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  1. My daughter enjoyed and was challenged at MathPath.
  2. My oldest did math only at home until last year. When we applied to Davidson, they asked for 3 recommendations - 1 from an English teacher, 1 from a math teacher, and one other teacher or coach, etc. Since she hadn't had a math teacher, they did allow us to ask another teacher instead (the only classes she'd taken online besides English were history, so that's the teacher who did it, but he still got the math recommendation form, so he had to put that he didn't know for the math-specific parts). This summer she's going to MathPath, and they also required a recommendation from a math teacher (and 1 personal recommendation). Since she's at school now, she did have a math teacher who was happy to recommend her, so I don't know if they would also accept a substitution. Partly because of my daughter's experience, we did have my son take a couple AoPS online classes (and fortunately he did more than one, because the first teacher he asked said they were too busy!). He did enjoy the classes, too, and preferred it to just working through the book, although I don't think he learned the material any better. But, yes, if she might want to apply to selective high schools or camps, she may need a recommendation from a subject-specific teacher. Another possibility, though, may be if she attends any math club, circle, or competitions (or equivalent for other subjects), the person running those may suffice.
  3. Thanks, everyone! We will be sure to track them. And thanks to those that mentioned the Congressional Award; that looks like a great program, which I was not familiar with.
  4. My oldest will be going to a high school that doesn't require volunteer hours. Should she still track them? And if so, should she be having someone "sign off", or just track them herself? Basically, at some point will colleges (or some other entity) want to know exactly how much volunteering she has done, and will they want it verified, or will just listing it be fine? Also, are there any online site commonly used for tracking, or do you just track in something like Excel?
  5. Thanks. Any particular ones? She did use AoPS for Pre-Algebra, Intro to Algebra, Intro to Number Theory, and Intro to Counting & Probability, but she doesn't feel that she really knows how to write proofs well. Maybe she's thinking it's more formal than it is? She is in a school now, so not using AoPS for Geometry. Is that the one to look at?
  6. Is there a good resource for proof writing? My oldest is on an ARML team, and one of the rounds involves proof writing. It's a team effort, and there are some on her team who have some experience with this, but she would like to contribute more. She is currently taking geometry, but they haven't done much proof writing.
  7. Apparently not, and my daughter even knew the term (anacrusis?). My music theory is not that good, so when I'm catching these things, I am not happy, so, yeah, we're done.
  8. The first time he asked if she knew what the time signature meant. She said the top number is beats in a measure, and the bottom number is the note that gets a beat. He said no, a quarter note is always 1 beat, the time signature just means (top number) (bottom number notes) per measure. I've heard it referred to this way as well, but her way is I think more accurate and definitely not wrong. I can't remember the second. The most recent (this week) was he pointed out that the last measure had a missing beat, and she said, "Oh, because of (name of this, which I don't know), the missing beat is in the first measure. He said no, it was a mistake. He said the first measure could be missing some, and you just take it as starting with rests, but the last measure always needs all the beats, so they had to decide to either add a rest or extend the last note. Oh, and he also once mis-corrected my son about vocabulary. He asked him if he knew what contemporary was, my son answered, "From the same time," and he said no. I can't remember exactly what he said it did mean, but it was like the first incident, where it worked, but my son's answer was actually more accurate and he told him it was wrong. Thanks, everyone. I won't mention it. I was leaning towards that anyway (especially since I hate conflict), but then started wondering if I had an "obligation" to be more honest. Glad I don't :D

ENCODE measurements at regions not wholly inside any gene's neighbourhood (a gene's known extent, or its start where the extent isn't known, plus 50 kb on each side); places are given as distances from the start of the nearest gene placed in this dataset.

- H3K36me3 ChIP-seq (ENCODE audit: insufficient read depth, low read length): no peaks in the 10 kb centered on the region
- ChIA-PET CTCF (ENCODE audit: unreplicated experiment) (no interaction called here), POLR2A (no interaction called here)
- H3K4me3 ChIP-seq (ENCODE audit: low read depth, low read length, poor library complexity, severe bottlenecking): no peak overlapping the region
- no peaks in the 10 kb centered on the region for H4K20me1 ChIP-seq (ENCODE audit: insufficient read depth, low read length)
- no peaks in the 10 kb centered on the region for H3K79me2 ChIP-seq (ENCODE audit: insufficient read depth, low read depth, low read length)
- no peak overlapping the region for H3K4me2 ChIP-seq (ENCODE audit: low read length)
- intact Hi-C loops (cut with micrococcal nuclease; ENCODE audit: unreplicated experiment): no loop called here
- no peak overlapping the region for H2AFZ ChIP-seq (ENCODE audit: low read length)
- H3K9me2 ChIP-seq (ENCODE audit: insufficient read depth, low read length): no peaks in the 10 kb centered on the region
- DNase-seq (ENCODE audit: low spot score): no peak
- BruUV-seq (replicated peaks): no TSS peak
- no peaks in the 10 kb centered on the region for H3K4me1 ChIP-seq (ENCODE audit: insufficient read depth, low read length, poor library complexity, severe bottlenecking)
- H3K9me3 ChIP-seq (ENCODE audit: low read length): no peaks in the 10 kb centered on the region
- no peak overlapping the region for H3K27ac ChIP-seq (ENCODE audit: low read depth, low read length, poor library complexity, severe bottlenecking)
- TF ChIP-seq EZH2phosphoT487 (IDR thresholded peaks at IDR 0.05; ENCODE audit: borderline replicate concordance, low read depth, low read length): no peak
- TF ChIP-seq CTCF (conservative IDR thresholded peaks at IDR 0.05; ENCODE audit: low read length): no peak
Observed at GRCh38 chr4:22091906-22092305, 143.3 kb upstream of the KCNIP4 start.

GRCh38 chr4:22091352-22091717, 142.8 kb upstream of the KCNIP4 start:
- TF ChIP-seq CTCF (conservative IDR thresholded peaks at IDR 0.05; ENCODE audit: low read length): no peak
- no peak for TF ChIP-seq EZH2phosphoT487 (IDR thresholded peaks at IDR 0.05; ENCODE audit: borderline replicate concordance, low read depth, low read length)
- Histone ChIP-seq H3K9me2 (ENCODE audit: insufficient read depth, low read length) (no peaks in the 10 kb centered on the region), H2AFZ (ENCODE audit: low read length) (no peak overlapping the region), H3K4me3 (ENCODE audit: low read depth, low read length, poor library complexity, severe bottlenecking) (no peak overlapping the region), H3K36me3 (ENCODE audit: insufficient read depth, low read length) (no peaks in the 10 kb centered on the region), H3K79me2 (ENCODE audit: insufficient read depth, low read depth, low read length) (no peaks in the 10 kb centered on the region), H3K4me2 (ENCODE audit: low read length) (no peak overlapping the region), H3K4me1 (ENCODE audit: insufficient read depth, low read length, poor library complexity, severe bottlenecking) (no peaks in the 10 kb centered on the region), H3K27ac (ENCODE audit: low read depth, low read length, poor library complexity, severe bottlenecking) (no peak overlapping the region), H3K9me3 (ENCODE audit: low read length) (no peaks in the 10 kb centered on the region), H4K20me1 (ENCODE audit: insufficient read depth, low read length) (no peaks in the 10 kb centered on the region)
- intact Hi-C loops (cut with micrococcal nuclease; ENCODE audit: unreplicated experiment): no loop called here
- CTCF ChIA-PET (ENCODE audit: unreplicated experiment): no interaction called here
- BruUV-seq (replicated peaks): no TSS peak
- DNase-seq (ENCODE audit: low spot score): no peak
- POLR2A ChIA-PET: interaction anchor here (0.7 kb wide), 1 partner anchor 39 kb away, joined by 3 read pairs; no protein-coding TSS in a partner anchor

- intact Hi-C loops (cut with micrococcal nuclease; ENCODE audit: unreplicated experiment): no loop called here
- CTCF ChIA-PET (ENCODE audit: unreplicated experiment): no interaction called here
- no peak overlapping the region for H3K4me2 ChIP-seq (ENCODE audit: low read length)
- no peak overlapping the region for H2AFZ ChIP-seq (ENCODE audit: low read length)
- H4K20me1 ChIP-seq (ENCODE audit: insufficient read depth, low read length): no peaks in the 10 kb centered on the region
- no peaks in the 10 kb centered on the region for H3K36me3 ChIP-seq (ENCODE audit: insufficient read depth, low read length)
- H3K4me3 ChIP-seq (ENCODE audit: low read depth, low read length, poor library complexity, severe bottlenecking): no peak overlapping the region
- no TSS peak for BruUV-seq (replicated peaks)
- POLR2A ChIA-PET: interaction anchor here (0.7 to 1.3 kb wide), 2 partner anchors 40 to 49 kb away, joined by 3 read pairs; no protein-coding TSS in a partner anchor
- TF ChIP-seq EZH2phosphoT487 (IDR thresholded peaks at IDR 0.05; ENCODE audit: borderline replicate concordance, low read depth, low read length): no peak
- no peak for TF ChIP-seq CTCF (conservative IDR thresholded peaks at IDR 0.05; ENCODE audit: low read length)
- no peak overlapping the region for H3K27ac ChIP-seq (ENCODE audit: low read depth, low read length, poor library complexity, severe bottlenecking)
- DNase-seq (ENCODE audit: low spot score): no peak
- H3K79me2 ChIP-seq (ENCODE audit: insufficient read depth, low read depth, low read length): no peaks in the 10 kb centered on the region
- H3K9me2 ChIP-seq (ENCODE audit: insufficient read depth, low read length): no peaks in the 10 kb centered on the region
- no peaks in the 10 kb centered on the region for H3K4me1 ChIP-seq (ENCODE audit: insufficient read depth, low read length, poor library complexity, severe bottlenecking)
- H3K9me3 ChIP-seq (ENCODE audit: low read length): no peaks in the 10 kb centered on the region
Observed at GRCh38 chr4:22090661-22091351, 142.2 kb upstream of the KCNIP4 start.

9. We are preparing to switch piano teachers. Our current teacher is one we've been seeing about 6 months, since we moved to the area. He is young (college student), which I thought would be a positive for my kids, but his inexperience has been a negative. The main reason we're quitting is I've noticed 3 times he's given incorrect music theory info to my youngest. Since I've noticed them, I've corrected the info with her. But I'm concerned that he's likely also teaching my other child some things incorrectly (and I don't know, since his level of music theory is above mine). The new teacher we're going to try is much more experienced, with a music degree and decades of teaching (and performing) experience. She will also come to our house, which will be more convenient and comfortable than going to the current teacher's house. So, when I tell the current teacher we're leaving, should I mention the music theory inaccuracies, or just say the new one will work better for us logistically?
  10. What level is this targeting? Not that I know how to quantify levels, but my son was really disappointed to not learn anything in the local school-based chess club after we moved and I haven't had any luck finding any others. I guess he's intermediate - would he get anything out of this?
  11. If your child scored 760 Verbal/780 Math on the SAT at age 12, would you have the scores kept? What are the upsides and downsides?
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